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The future is a scary thought for most CMOs. Market conditions change rapidly, and technology progresses even faster, so all it takes is one dominant competitor, one new trend, or one new piece of technology to make your business obsolete—or at least cause you a major headache.
This is where the concept of future-proofing comes into play. The idea is to use a set of strategies, approaches, and changes to make your marketing strategy less susceptible to emerging threats in the future. But since the future is so unpredictable, is it truly possible to future-proof your strategy at all?
Types of Threats
Let’s dissect the future-proofing problem by looking at various ways your current marketing approach could be rendered obsolete, or at least be threatened in the future:
Competition. Direct competition is always a threat. If a cunning marketer sees your successful business model and realizes they can do something even slightly better than you (such as offering lower prices or a using a newer channel), they could steal most of your market share fairly quickly.
Consumer tech. New technology in the hands of your customers could render your chosen channel obsolete. Think of all the industries killed by the emergence of the internet—including travel agents, encyclopedias, bookstores, and pretty soon, cable TV. Or imagine if the #deletefacebook trend grows to the point of a mass exodus while Facebook makes up 80 percent of your efforts.
Commercial tech. Consumer tech isn’t the only tech that could threaten you, either. If a competitor or different industry gets ahold of better production or distribution technology, they could outpace you in efficiency and appeal, making it much harder for your strategy to work.
Consumer preference changes. As many as 42% of failed companies cite the “lack of a market need” as a major reason for their failure, and it doesn’t always start out that way. If consumers suddenly find themselves uninterested in your products, even the best marketing campaign may not be able to support them.
The Best Future-Proofing Strategies
Obviously, we want to guard against these threats. But what are the best ways to do it?
Find tech you can grow with. First, when building tech infrastructure or choosing a marketing strategy, make sure you go with a choice that can either last indefinitely, or be upgraded in the future. It’s hard to tell which tech products and strategies will last and which ones will die out, but if you focus on products that have room to grow, or that can be easily modified and upgraded, you’ll stand a better chance of remaining relevant into the distant future.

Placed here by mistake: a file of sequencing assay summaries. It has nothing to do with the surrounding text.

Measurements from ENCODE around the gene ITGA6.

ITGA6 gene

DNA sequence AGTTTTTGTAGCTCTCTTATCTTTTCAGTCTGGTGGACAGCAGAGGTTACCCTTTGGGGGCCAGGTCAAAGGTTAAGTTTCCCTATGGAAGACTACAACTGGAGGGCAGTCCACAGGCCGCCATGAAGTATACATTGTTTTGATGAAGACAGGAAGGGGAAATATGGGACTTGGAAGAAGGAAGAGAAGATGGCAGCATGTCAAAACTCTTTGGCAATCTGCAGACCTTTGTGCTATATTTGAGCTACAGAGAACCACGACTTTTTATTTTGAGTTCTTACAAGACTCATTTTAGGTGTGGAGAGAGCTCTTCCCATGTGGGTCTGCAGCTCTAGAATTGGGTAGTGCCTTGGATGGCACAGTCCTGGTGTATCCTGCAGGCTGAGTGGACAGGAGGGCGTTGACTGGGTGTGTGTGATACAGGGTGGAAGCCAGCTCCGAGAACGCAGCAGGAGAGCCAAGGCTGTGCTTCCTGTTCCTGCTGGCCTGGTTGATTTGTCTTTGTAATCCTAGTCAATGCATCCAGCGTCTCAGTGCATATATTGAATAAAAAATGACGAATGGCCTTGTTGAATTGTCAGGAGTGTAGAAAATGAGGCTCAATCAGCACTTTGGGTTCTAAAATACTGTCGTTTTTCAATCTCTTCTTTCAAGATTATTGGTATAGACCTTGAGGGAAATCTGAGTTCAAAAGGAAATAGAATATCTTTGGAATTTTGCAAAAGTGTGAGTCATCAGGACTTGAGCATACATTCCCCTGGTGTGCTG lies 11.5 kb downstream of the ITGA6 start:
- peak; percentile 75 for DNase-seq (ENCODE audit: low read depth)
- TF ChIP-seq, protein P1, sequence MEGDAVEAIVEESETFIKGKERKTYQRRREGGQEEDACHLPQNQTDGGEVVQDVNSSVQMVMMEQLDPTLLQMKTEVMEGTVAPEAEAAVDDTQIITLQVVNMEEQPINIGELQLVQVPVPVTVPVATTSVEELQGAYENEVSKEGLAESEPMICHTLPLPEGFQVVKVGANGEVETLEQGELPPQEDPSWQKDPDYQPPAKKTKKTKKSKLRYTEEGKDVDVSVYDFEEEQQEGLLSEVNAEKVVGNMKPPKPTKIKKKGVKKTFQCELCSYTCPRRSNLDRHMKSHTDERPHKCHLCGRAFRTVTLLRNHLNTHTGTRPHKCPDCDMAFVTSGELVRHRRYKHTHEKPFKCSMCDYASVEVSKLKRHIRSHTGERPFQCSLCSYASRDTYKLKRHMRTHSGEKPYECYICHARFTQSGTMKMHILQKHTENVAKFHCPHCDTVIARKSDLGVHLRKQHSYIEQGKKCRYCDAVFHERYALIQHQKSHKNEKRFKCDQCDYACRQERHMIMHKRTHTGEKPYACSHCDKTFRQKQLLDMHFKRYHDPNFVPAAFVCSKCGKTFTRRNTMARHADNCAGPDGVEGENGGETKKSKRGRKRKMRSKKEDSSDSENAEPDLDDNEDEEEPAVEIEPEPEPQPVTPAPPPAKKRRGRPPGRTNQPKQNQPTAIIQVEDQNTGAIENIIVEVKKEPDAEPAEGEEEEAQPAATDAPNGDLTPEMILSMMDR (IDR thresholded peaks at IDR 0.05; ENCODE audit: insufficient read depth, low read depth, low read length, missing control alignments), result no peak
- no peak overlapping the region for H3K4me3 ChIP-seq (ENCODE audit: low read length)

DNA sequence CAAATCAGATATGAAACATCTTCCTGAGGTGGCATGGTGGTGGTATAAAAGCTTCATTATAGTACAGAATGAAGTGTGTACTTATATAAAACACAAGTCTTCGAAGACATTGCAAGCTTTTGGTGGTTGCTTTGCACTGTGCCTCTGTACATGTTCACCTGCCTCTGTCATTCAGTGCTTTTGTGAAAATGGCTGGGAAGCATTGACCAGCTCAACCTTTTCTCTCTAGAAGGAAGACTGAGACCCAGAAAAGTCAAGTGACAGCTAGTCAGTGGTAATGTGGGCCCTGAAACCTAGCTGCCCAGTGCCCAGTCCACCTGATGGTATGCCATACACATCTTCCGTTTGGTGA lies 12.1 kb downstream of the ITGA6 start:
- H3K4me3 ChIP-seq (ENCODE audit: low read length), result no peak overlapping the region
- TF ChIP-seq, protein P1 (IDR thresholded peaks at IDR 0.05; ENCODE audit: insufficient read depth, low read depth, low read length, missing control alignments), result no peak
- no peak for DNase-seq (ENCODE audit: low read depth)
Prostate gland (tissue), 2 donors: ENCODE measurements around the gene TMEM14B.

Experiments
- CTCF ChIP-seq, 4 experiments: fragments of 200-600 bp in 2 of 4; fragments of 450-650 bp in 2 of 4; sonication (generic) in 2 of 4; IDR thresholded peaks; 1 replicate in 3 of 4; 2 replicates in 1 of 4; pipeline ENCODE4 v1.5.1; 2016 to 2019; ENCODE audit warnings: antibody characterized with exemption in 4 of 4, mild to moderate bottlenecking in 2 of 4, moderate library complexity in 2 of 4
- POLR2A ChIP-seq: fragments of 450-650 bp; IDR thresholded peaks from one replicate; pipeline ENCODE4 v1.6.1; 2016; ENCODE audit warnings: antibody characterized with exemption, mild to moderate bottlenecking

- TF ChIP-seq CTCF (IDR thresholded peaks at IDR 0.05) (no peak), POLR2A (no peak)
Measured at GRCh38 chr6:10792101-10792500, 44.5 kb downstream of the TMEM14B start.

Don’t lock yourself into any one strategy. Across the board, try not to lock yourself into any one strategy. Just because it works now doesn’t mean it’s going to work in the future, so be prepared for a drastic change at any time. But don’t embrace every possible change: “I once worked with a CEO who made five major pivots in how his company did business in one year,” said Ty Kiisel of OnDeck. “The regular shuffling of objectives confused customers and employees — and ultimately didn’t generate the profits he anticipated.”
Focus on building brand power. Instead of focusing on individual conversions, gear your efforts toward building brand relationships. Consumers will stick with your brand far longer if they feel close to your brand—even if there’s a competitor with a better offer or a more modern campaign.
Keep the hierarchy flexible. Internally, try to keep your marketing hierarchy flexible, and consider getting rid of it altogether. Rigid corporate hierarchies are an obstacle to marketing innovation; they pin responsibility on a handful of leaders high on the food chain, and make it much harder to make decisions and changes within the team. If you want to be agile, and respond to changes as they arise, you need to move quickly and embrace ideas at all levels.
Encourage diversity of ideas. Diversity is a big deal; studies show that racially and ethnically diverse companies are 35% more likely to achieve above-average results, with gender diverse companies 15 percent more likely. Incorporating diversity into your meetings and brainstorming sessions can help you come up with more creative ideas, and more creative solutions for your existing marketing problems. It also guards you against groupthink, which is a serious threat to your campaign’s potential.
Offer an experience, rather than a product. Products can easily be replicated or replaced; experiences can’t. Make sure your marketing campaign emphasizes the experience of being a customer with your brand, rather than just the products or services you’re advertising.
Hedge your bets by using multiple channels. You can also guarantee some stability for your company by pursuing multiple channels at once, such as SEO, PPC ads, and social media simultaneously. That way, if one strategy starts to flounder, you’ll have more time to pivot, and more options for meaningful long-term changes.
So is it possible to future-proof your marketing campaign? Given the sheer quantity of things that could pose a threat to your strategy, and the unpredictability of the future, probably not. But with so many strategies to give you more breathing room, it’s certainly possible to future-guard your strategy—and maybe that’s enough. Commit to adaptation whenever the landscape changes, and apply these strategies. It might be what keeps your marketing vision from becoming obsolete.
This article originally appeared on Forbes.